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Covering the 9.6km course in 10.48, Dennis beat Van Emden by five seconds in the Eneco Tour time trial; Sütterlin was 14 seconds behind in a distant third place and Dennis is the new leader

Photo: A.S.O.








20.09.2016 @ 17:28 Posted by Emil Axelgaard

Rohan Dennis (BMC) confirmed that he is the best rider in the world in short, flat time trials when he rode to a dominant win in the 9.6km race against the clock on the second day at the Eneco Tour. Having stopped the clock in 10.48, he was five seconds faster than Jos Van Emden (LottoNL-Jumbo) while Jasha Sütterlin (Movistar) was a massive 14 seconds behind in third. With the win, Dennis also moves into the overall lead.


In 2015, Rohan Dennis beat all the biggest specialists in the opening time trial at the Tour de France and so proved that he is the man to beat in short, flat time trials. That turned him into the pre-race favourite for today’s first big GC test at the Eneco Tour where the riders tackled a 9.6km TT around Breda.


The course was completely flat and without any major technical challenges and so it was tailor-made for Dennis. However, he still found himself up against Tom Dumoulin (Giant-Alpecin) and Tony Martin (Etixx-QuickStep) just like he did in the TT at the Tour of Britian where the trio was very close to each other.


However, this time no one was left with any doubts about who was the strongest rider in the race. Less than two weeks after taking second overall in Britain, Dennis again proved that he will be one of the big favourites for the World Championships in Qatar as he turned out to be in a class of his own on the short course in Breda.


Dennis was an early starter and after having caught world champion Vasil Kiryienka (Sky) – who was 45 seconds late for his final race in the rainbow jersey – he blasted across the line in 10.48. At that point, he was almost 20 seconds faster than Ramunas Navardauskas (Cannondale) and it was evident that his time would be hard to beat.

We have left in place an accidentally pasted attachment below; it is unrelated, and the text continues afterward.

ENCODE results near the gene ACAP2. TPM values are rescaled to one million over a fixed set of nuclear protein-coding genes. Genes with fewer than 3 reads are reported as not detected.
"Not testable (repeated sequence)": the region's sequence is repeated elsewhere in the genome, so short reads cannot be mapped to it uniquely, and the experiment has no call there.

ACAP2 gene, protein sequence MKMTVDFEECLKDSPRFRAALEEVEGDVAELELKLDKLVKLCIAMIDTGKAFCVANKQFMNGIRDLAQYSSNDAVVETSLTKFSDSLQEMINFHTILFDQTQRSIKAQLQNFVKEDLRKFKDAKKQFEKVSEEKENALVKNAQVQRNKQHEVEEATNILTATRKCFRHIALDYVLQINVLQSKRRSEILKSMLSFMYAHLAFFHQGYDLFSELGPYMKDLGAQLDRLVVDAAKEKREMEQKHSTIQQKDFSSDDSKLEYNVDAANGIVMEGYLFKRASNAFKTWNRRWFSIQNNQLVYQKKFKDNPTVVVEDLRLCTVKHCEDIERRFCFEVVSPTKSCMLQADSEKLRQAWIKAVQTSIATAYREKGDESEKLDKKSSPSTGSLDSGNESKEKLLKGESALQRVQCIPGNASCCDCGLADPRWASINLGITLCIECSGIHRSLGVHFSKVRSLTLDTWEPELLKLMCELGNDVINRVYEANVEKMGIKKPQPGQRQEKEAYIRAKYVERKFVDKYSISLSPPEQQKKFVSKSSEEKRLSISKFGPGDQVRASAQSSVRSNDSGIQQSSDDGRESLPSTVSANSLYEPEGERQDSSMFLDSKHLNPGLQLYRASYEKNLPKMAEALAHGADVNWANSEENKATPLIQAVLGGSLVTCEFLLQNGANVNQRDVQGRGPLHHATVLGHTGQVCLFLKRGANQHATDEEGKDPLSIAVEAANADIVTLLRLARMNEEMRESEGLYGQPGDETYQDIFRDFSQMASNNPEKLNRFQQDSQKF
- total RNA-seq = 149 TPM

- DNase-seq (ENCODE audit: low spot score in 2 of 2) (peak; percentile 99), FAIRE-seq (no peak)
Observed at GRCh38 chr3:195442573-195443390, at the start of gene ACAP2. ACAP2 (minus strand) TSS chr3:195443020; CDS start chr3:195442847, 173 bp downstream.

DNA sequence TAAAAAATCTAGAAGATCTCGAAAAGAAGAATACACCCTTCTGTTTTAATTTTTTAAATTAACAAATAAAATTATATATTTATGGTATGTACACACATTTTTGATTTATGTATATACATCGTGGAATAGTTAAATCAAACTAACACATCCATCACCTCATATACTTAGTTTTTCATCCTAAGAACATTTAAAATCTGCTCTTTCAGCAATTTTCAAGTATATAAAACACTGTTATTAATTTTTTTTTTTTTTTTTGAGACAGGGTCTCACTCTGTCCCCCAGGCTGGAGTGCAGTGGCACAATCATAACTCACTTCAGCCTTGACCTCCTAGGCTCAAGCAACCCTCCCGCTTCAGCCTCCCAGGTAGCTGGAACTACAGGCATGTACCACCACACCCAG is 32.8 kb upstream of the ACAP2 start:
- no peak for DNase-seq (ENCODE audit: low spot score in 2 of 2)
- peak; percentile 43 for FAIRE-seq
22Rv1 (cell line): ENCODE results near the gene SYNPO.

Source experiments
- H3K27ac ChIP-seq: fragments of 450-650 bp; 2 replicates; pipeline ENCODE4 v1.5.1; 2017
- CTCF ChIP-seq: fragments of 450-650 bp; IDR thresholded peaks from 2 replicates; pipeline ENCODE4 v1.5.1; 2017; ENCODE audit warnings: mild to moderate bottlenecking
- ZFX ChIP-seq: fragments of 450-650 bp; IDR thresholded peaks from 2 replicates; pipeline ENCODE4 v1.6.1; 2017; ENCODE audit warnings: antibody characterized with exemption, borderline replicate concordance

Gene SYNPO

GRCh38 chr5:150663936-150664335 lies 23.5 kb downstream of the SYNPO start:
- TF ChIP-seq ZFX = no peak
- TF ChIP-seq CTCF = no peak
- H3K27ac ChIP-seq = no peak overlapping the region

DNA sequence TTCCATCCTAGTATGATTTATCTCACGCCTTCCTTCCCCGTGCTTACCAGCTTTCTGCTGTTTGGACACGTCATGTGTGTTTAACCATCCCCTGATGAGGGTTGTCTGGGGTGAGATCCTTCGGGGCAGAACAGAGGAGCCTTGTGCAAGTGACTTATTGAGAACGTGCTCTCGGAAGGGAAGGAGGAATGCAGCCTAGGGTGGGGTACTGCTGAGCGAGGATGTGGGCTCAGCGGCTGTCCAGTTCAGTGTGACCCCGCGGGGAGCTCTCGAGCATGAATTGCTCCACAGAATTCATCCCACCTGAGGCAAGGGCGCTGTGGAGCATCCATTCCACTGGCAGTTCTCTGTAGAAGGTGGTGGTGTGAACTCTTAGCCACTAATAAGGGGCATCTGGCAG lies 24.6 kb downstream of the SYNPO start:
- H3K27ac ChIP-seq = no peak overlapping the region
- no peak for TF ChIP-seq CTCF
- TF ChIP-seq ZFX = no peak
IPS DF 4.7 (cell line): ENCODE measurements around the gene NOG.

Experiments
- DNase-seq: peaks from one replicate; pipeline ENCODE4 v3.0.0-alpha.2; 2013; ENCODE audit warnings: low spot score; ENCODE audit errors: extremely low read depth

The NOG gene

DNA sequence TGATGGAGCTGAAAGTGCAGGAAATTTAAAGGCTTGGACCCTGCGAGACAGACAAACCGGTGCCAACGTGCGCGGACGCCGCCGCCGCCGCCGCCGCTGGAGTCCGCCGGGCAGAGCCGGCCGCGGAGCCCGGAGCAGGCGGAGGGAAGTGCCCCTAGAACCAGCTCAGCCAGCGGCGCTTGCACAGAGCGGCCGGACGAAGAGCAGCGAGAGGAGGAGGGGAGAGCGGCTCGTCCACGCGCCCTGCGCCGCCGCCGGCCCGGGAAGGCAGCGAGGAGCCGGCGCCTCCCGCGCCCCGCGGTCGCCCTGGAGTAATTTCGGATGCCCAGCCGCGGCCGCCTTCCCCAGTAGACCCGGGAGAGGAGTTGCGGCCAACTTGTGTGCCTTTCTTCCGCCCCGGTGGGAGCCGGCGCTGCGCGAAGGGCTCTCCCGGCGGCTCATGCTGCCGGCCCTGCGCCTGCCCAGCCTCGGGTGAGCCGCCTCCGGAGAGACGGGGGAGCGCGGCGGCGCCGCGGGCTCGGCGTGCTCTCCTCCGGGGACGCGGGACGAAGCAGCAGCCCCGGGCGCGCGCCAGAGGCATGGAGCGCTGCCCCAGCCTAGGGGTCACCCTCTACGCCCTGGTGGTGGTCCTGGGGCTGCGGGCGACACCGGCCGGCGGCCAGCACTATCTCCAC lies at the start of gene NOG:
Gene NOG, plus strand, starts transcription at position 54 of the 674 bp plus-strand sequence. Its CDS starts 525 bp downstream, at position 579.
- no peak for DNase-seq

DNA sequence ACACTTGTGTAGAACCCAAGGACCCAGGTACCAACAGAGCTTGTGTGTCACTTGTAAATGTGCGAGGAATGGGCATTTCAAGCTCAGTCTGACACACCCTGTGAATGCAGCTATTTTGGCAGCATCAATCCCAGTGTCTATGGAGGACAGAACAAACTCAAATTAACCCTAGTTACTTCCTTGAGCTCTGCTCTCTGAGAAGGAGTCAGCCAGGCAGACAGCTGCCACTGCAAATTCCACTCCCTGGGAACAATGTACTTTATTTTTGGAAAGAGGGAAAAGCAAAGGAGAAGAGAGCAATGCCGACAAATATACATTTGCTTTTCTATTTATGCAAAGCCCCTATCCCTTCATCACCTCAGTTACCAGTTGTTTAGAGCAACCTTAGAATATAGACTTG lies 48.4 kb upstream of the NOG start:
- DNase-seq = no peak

His first big rival was last year’s TT winner Jos Van Emden who also specializes in these short time trials. The Dutchman did well to finish just five seconds off the pace and that would ultimately be good enough to take second.


Dumoulin had a very bad day as he lost 20 seconds and ultimately finished 14th. Things weren’t much better for Martin who was just fractions of a second faster and had to settle for 13th.


When Martin had arrived, the rest of the starters were mainly sprinters and so Dennis only had to fear a select few riders. Surprisingly, his biggest rival turned out to be Jasha Sütterlin who posted a time of 11.02 to end the stage in third. Wilco Kelderman (LottoNL-Jumbo) also did well to take fourth with 11.04 but no other rider finished within 15 seconds of Dennis’ time.


In addition to Dennis, Kelderman, Martin and Dumoulin who are both expected to be GC contenders, Primoz Roglic (LottoNL-Jumbo), Taylor Phinney (BMC), Ion Izagirre (ovistar) and Ramunas Navardauskas (Cannondale) all got their GC campaigns off to a good start by finishing in the top 15. However, the other big winner was probably Peter Sagan (Tinkoff) who only lost 17 seconds in 8th place and with his bonus seconds from yesterday’s stage, he now sits in third place.


Among the big losers were Michal Matthews, Lars Boom, Bob Jungels, Geriant Thomas Tim Wellens, Greg Van Avermaet and Edvald Boasson Hagen who all lost between 24 and 34 seconds and so has a lot of ground to make up in the team time trial and the road stages. As opposed to this, Marcel Kittel showed very good form as the sprinter finished 9th.


With the win, Dennis now takes the overall lead with a five-second advantage over Van Emden. He will try to defend his position in tomorrow’s third stage in Belgium. It is a completely flat affair and with no wind on the menu, it should be a day for the sprinters.


A flat course

After yesterday’s sprint stage, it was time for the first important GC stage on the second day. The crucial time trial was held on a 9.6km course in Breda and as there were barely any turns and the roads were completely flat, it was a perfect route for the big engines and the great specialists.


It was an excellent sunny day when Marco Coledan (Trek) rolled down the ramp as the first rider. He stopped the clock in 11.50 to take the early lead ad he stayed in the hot seat for four minutes before Alexander Edmondson (Orica-BikeExchange) went four seconds faster.


Best time for Kragh